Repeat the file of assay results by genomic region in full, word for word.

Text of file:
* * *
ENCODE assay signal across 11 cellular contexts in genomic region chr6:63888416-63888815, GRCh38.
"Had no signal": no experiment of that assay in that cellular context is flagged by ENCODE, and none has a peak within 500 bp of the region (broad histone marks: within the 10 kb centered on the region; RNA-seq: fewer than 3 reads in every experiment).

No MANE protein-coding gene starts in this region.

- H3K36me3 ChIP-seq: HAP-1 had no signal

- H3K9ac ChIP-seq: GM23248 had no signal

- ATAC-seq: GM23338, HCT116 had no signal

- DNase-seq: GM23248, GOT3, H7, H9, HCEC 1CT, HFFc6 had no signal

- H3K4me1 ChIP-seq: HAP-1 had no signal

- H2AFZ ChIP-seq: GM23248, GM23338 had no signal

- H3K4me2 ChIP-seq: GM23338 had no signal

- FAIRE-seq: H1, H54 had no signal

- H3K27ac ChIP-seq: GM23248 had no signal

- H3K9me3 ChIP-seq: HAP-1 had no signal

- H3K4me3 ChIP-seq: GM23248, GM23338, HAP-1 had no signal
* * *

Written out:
ENCODE assay signal across 11 cellular contexts in genomic region chr6:63888416-63888815, GRCh38.
"Had no signal": no experiment of that assay in that cellular context is flagged by ENCODE, and none has a peak within 500 bp of the region (broad histone marks: within the 10 kb centered on the region; RNA-seq: fewer than 3 reads in every experiment).

No MANE protein-coding gene starts in this region.

- H3K36me3 ChIP-seq: HAP-1 had no signal

- H3K9ac ChIP-seq: GM23248 had no signal

- ATAC-seq: GM23338, HCT116 had no signal

- DNase-seq: GM23248, GOT3, H7, H9, HCEC 1CT, HFFc6 had no signal

- H3K4me1 ChIP-seq: HAP-1 had no signal

- H2AFZ ChIP-seq: GM23248, GM23338 had no signal

- H3K4me2 ChIP-seq: GM23338 had no signal

- FAIRE-seq: H1, H54 had no signal

- H3K27ac ChIP-seq: GM23248 had no signal

- H3K9me3 ChIP-seq: HAP-1 had no signal

- H3K4me3 ChIP-seq: GM23248, GM23338, HAP-1 had no signal